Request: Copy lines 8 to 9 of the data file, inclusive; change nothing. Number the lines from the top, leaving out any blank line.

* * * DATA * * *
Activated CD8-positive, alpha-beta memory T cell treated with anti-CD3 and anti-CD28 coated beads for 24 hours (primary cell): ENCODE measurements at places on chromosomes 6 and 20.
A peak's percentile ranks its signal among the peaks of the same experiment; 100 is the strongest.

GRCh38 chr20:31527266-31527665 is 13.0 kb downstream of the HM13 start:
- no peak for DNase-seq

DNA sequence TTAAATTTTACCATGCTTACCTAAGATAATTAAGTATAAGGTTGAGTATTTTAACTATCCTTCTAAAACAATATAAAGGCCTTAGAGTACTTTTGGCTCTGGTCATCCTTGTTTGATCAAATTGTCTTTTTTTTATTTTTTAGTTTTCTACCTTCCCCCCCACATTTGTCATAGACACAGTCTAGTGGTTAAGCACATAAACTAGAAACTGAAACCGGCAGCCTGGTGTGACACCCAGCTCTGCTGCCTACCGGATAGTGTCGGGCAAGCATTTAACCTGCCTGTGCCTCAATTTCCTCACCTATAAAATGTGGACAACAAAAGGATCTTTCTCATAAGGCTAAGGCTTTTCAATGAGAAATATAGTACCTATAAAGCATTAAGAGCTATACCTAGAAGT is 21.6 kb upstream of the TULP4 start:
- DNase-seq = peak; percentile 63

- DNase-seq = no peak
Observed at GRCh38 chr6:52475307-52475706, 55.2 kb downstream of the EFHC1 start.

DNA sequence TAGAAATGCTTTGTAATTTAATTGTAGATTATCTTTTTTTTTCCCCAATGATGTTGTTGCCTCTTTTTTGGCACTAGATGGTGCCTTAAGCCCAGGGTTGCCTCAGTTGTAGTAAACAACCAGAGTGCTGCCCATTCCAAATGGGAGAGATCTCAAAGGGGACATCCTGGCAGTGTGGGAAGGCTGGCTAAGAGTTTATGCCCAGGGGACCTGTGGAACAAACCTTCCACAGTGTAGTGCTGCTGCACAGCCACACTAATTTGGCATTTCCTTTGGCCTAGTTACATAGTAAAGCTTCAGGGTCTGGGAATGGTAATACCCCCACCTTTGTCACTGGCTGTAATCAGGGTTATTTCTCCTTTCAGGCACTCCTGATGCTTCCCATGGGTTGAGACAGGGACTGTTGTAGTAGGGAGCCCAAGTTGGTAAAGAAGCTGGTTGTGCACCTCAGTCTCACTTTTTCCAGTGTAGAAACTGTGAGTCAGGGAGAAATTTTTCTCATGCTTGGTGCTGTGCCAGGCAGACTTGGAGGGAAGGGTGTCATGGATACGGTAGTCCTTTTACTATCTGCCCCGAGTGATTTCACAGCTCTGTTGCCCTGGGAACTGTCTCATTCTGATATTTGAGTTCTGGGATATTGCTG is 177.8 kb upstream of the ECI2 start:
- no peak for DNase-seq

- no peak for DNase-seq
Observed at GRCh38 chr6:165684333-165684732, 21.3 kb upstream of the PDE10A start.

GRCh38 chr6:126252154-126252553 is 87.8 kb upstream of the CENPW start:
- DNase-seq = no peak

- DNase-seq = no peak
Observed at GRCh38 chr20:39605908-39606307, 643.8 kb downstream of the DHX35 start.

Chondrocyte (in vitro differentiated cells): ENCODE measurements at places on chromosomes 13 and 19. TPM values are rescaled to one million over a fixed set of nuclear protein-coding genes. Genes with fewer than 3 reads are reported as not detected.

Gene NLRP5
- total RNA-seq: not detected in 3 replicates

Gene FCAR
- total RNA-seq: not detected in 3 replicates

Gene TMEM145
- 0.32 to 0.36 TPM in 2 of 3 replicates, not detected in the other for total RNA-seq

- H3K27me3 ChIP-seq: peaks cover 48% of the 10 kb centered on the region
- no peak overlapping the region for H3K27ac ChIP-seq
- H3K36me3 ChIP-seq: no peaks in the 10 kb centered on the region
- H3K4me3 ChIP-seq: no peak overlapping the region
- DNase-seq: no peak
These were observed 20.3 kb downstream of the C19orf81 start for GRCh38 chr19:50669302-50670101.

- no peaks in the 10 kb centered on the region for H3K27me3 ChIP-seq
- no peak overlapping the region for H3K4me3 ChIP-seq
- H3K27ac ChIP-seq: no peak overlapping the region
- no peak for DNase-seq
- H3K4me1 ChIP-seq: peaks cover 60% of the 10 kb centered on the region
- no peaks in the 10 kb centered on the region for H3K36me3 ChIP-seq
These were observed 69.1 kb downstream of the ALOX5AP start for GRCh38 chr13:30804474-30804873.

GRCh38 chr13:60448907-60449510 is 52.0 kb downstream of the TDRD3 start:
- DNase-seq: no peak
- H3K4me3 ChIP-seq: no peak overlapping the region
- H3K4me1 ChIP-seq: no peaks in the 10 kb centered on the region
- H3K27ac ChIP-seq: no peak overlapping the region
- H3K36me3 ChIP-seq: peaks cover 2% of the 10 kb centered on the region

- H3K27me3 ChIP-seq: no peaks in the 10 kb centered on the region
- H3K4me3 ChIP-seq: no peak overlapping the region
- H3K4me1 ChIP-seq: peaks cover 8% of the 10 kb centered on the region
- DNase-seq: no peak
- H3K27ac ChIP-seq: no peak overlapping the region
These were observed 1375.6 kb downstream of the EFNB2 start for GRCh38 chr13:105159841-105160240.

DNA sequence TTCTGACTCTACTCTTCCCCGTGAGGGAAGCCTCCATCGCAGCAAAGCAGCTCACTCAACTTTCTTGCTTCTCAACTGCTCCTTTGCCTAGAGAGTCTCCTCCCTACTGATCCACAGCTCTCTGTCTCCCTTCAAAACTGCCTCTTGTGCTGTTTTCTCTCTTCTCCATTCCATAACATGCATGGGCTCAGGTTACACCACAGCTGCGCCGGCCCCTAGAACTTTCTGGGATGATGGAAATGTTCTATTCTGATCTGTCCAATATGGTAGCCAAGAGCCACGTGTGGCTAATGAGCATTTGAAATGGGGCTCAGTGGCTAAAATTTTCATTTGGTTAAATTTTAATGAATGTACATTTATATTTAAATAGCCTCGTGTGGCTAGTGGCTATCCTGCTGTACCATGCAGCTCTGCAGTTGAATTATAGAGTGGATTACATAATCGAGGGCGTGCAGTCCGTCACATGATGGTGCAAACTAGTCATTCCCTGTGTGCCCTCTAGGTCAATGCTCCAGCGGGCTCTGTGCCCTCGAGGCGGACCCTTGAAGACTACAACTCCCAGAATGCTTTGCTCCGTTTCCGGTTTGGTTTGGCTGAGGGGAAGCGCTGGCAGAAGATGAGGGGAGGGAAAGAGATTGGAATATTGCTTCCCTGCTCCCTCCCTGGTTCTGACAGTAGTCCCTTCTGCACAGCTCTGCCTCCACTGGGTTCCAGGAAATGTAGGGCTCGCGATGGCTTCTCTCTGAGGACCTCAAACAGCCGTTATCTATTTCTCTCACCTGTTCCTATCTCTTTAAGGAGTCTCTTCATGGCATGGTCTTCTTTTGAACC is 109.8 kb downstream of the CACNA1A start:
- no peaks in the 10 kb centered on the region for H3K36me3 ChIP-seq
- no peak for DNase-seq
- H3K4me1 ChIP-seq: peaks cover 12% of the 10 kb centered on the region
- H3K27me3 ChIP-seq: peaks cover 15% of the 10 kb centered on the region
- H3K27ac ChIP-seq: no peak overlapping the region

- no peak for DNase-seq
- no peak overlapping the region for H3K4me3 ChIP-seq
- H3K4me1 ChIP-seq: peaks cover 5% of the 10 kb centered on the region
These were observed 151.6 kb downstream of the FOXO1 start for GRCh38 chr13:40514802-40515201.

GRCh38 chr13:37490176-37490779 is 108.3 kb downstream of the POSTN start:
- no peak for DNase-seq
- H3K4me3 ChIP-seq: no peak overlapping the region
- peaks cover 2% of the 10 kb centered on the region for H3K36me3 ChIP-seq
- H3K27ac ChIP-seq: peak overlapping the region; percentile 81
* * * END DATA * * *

Observed at GRCh38 chr6:52475307-52475706, 55.2 kb downstream of the EFHC1 start.

DNA sequence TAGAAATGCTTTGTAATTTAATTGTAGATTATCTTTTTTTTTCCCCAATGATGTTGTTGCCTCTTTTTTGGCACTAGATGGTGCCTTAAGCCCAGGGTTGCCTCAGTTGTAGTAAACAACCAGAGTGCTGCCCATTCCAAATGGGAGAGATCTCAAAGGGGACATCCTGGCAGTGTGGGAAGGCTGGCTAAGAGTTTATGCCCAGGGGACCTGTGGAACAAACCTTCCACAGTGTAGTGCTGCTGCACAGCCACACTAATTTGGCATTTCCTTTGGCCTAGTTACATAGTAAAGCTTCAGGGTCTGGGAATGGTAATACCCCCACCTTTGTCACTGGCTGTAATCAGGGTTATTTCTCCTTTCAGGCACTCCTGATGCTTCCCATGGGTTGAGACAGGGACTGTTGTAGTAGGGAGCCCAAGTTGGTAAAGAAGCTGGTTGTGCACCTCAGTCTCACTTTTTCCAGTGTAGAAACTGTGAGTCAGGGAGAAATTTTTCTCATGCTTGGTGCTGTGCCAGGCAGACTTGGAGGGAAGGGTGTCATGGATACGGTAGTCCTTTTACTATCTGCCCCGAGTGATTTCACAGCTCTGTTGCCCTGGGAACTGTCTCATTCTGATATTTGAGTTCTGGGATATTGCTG is 177.8 kb upstream of the ECI2 start: